The “Goldilocks principle,” which borrows its concept from the famous children’s story to describe when something is “just right,” can be applied to many situations, and the oncology landscape is no exception. Given the evolution of pharmaceutical manufacturer strategies in approaching oncology accounts and the data needed to support these strategies, manufacturers need to know what’s “just right” when it comes determining the resources needed for each account—a lesson that they can learn from Ms. Goldilocks and her friends, the bears.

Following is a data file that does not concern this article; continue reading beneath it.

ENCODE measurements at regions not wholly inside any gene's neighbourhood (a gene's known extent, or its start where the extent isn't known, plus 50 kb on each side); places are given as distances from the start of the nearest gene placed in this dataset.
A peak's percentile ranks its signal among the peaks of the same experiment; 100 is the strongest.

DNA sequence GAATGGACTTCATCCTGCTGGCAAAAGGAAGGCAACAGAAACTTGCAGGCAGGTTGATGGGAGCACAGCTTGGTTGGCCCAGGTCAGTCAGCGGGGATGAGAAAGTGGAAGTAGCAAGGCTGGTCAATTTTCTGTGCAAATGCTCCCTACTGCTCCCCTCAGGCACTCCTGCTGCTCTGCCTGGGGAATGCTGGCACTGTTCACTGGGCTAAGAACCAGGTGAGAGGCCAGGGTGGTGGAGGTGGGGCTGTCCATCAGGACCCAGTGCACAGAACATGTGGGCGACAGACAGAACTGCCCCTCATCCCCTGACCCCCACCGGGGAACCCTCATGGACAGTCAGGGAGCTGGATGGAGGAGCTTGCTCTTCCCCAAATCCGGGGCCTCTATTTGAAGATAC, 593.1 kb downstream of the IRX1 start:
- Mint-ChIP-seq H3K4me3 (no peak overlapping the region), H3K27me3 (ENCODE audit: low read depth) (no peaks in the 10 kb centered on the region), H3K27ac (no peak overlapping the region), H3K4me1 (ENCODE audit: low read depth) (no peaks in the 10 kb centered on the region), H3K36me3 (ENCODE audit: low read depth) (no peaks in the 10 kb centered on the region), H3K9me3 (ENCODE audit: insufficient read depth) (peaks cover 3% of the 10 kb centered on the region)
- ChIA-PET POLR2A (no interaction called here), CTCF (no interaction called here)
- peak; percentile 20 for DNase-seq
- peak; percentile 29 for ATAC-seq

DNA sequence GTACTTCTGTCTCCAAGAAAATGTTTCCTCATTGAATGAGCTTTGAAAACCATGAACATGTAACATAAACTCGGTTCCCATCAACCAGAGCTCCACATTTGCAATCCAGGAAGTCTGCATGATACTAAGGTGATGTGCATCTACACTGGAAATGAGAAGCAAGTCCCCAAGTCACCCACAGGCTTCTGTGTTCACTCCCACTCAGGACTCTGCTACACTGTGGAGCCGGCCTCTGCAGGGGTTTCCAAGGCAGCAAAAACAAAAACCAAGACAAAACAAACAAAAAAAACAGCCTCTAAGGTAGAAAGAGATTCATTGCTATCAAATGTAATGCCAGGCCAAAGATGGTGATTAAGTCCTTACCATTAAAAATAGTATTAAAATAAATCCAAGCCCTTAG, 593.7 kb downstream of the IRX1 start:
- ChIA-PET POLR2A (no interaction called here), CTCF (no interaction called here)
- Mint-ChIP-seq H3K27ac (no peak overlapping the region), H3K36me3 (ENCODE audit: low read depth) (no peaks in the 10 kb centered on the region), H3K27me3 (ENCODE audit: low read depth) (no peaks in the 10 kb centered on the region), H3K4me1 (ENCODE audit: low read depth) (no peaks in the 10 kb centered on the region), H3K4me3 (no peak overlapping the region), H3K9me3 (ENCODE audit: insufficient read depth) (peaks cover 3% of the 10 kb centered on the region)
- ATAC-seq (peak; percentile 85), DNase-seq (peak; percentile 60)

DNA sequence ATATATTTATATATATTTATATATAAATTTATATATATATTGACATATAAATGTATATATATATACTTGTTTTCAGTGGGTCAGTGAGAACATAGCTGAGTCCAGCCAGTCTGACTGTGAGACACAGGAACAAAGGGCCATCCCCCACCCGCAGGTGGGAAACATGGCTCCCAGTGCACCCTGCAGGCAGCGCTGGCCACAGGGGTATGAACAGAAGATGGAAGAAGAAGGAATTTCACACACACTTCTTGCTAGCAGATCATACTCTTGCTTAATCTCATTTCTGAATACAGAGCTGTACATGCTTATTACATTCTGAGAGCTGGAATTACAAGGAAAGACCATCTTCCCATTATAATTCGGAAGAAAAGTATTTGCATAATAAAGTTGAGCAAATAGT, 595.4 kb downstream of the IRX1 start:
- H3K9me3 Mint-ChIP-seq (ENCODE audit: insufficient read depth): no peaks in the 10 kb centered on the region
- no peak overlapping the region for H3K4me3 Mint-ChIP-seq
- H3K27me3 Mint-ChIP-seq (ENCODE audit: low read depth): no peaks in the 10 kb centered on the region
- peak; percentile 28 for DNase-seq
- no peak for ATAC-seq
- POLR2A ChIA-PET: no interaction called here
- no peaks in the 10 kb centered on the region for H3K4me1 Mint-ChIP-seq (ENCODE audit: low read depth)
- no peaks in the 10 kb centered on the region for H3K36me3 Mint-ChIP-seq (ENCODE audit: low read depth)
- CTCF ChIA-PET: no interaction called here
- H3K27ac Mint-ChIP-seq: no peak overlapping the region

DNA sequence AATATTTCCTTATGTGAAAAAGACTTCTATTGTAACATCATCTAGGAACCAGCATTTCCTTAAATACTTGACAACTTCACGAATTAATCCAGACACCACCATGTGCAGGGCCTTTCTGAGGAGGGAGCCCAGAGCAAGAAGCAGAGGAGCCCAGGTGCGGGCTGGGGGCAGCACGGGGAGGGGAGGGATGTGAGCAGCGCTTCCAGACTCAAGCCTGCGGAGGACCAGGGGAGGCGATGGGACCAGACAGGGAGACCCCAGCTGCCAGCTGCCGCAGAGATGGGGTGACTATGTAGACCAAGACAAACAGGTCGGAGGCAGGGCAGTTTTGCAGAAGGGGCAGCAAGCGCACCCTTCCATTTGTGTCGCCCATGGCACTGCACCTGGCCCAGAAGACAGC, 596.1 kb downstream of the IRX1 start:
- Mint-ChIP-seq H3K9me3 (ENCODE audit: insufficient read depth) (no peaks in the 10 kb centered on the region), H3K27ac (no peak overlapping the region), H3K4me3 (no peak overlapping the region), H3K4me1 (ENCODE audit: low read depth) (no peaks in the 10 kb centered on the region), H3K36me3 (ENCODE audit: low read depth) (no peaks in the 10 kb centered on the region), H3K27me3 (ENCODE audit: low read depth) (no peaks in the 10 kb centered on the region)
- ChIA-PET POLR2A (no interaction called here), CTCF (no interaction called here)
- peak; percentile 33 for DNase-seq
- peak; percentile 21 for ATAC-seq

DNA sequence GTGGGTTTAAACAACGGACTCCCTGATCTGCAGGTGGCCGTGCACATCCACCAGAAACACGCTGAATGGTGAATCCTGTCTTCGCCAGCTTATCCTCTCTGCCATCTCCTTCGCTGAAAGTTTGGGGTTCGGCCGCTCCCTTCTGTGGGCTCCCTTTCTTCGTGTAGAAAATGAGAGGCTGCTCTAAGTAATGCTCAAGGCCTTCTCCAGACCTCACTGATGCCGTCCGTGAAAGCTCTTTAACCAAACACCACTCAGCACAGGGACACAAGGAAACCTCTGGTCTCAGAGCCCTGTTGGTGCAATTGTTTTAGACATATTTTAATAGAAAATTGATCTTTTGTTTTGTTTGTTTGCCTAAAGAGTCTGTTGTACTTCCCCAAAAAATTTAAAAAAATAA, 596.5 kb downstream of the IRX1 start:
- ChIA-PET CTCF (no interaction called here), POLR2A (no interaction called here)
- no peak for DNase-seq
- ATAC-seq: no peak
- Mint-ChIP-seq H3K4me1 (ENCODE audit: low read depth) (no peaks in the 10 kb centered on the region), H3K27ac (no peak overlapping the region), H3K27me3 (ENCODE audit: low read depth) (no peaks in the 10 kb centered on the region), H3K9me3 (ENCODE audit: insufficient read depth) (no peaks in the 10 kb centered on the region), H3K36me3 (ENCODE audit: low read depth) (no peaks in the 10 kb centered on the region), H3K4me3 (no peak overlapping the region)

First, the challenge: While they’ve always been difficult from a rep access standpoint, oncology accounts in recent years have become more sophisticated in how they work and, therefore, are complicated to work with. Be it via greater expertise and specificity in precision treatment methods or simply becoming part of larger organizations, tailoring the right message to the right oncology account is becoming an increasingly stratified and complex task. Beyond that, these accounts operate in an environment supplied by an increasingly rich menu of pharmaceutical treatment options. This makes it easier for them to carry more relative weight in cost effectiveness discussions with manufacturers.